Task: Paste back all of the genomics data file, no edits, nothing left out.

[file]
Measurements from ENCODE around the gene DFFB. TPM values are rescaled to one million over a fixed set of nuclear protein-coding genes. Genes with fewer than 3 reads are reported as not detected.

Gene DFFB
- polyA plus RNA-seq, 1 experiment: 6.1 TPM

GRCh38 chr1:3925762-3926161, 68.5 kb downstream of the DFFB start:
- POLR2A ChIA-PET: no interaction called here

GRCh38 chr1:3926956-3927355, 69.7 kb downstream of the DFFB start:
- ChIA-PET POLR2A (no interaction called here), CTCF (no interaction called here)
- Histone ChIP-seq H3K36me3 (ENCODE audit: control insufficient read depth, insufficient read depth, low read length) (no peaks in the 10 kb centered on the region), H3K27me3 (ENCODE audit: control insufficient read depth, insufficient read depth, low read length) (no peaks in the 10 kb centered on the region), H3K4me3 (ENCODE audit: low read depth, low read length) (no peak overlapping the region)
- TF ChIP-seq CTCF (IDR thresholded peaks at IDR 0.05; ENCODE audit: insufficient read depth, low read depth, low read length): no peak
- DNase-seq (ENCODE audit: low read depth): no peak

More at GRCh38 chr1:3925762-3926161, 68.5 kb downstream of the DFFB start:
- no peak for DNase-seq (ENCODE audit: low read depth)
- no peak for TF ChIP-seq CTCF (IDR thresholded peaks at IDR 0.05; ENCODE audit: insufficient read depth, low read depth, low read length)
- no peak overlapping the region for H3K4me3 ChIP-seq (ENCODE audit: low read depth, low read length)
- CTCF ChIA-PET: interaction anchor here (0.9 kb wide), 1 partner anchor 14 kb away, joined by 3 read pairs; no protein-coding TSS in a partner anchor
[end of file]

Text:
Measurements from ENCODE around the gene DFFB. TPM values are rescaled to one million over a fixed set of nuclear protein-coding genes. Genes with fewer than 3 reads are reported as not detected.

Gene DFFB
- polyA plus RNA-seq, 1 experiment: 6.1 TPM

GRCh38 chr1:3925762-3926161, 68.5 kb downstream of the DFFB start:
- POLR2A ChIA-PET: no interaction called here

GRCh38 chr1:3926956-3927355, 69.7 kb downstream of the DFFB start:
- ChIA-PET POLR2A (no interaction called here), CTCF (no interaction called here)
- Histone ChIP-seq H3K36me3 (ENCODE audit: control insufficient read depth, insufficient read depth, low read length) (no peaks in the 10 kb centered on the region), H3K27me3 (ENCODE audit: control insufficient read depth, insufficient read depth, low read length) (no peaks in the 10 kb centered on the region), H3K4me3 (ENCODE audit: low read depth, low read length) (no peak overlapping the region)
- TF ChIP-seq CTCF (IDR thresholded peaks at IDR 0.05; ENCODE audit: insufficient read depth, low read depth, low read length): no peak
- DNase-seq (ENCODE audit: low read depth): no peak

More at GRCh38 chr1:3925762-3926161, 68.5 kb downstream of the DFFB start:
- no peak for DNase-seq (ENCODE audit: low read depth)
- no peak for TF ChIP-seq CTCF (IDR thresholded peaks at IDR 0.05; ENCODE audit: insufficient read depth, low read depth, low read length)
- no peak overlapping the region for H3K4me3 ChIP-seq (ENCODE audit: low read depth, low read length)
- CTCF ChIA-PET: interaction anchor here (0.9 kb wide), 1 partner anchor 14 kb away, joined by 3 read pairs; no protein-coding TSS in a partner anchor